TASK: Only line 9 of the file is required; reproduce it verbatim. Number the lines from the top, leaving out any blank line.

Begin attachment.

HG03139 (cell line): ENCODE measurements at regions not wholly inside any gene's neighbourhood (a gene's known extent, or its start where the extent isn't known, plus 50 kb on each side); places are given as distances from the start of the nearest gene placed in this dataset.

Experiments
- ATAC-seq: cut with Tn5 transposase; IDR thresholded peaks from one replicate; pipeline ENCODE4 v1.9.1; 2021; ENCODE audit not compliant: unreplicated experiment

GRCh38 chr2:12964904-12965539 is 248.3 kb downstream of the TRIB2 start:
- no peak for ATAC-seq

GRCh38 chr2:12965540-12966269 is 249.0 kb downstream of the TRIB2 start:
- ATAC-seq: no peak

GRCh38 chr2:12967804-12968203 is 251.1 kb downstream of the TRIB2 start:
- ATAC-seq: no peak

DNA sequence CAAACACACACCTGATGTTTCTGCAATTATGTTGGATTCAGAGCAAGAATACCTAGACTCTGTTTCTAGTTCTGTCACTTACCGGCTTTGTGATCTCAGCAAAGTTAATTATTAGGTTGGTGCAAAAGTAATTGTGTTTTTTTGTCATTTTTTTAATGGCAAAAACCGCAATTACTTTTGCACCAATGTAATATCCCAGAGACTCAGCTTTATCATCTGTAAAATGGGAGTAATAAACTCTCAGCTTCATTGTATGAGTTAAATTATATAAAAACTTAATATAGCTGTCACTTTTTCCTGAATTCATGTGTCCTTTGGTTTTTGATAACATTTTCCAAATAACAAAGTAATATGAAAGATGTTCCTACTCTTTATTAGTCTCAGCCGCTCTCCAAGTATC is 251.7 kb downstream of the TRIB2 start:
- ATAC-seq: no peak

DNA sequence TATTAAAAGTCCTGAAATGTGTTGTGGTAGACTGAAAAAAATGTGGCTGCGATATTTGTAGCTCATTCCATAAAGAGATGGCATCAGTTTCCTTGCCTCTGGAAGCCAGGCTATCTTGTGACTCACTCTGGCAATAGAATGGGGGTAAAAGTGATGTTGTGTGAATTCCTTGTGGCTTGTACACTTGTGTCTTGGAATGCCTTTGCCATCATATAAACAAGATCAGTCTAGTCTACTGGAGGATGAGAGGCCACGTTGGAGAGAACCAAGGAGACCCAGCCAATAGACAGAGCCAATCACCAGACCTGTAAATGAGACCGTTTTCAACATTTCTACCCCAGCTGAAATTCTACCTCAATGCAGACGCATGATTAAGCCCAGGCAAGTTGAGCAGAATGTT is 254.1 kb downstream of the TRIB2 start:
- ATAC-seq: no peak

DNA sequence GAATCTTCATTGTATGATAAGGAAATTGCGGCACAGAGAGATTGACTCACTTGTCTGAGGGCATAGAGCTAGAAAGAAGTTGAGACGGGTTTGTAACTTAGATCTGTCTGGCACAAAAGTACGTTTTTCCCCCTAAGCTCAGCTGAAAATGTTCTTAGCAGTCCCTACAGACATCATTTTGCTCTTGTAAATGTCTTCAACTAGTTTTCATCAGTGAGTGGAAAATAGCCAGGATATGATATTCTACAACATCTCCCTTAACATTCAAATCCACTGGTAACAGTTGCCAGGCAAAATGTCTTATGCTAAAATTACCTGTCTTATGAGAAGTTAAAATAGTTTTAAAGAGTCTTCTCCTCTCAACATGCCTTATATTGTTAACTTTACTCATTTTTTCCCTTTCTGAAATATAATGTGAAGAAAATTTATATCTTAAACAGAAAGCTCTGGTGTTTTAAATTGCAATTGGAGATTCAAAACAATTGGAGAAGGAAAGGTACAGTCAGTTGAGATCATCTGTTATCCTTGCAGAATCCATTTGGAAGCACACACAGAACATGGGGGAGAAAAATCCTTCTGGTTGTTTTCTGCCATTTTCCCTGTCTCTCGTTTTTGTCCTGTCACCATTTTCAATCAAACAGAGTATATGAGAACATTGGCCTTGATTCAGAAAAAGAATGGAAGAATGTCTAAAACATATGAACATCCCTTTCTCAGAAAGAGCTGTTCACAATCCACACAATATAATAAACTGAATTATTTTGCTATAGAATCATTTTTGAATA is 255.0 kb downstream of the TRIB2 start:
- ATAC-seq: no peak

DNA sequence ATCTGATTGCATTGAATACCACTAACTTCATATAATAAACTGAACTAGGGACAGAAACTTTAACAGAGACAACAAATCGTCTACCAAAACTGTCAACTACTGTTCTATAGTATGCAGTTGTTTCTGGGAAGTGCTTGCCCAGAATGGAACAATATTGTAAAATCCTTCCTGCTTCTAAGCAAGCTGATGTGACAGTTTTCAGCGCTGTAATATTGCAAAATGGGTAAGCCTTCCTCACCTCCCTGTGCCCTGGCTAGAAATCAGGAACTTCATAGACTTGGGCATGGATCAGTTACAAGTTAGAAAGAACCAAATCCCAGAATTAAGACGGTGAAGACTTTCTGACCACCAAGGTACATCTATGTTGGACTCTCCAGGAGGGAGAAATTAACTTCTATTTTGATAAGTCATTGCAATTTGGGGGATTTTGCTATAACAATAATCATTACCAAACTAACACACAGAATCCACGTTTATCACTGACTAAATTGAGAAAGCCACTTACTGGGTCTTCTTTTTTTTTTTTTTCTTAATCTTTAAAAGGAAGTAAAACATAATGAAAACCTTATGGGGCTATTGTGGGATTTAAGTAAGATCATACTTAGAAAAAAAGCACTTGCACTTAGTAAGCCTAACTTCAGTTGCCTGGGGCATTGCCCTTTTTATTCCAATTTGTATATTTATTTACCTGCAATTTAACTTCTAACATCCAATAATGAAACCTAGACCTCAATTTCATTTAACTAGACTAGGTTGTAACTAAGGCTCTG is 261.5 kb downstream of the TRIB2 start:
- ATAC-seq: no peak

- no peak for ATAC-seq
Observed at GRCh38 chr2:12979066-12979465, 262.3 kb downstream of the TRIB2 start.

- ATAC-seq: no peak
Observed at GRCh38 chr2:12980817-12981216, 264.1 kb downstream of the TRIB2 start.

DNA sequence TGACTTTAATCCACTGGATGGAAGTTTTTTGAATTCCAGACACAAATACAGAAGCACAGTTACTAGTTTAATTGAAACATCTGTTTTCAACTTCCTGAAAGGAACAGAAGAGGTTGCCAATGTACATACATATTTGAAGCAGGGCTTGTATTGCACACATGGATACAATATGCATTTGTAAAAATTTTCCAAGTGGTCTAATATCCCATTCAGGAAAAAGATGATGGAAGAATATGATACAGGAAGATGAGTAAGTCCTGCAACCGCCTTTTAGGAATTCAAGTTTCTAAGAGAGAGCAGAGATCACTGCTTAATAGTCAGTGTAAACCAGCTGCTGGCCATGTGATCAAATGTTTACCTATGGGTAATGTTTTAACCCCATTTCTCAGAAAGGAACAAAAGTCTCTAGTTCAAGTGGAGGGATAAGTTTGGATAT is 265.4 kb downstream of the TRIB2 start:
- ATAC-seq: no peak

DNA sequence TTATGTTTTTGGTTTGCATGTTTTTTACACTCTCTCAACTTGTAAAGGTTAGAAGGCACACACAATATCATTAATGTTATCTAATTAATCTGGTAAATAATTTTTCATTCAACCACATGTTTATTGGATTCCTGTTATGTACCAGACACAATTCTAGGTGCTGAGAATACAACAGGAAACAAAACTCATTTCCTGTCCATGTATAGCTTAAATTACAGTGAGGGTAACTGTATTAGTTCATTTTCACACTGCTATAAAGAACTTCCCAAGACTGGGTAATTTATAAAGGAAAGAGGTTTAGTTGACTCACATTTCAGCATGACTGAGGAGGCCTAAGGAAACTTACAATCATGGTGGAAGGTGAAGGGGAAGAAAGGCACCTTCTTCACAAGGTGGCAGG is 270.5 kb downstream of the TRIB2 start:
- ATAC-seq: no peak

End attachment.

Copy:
- ATAC-seq: no peak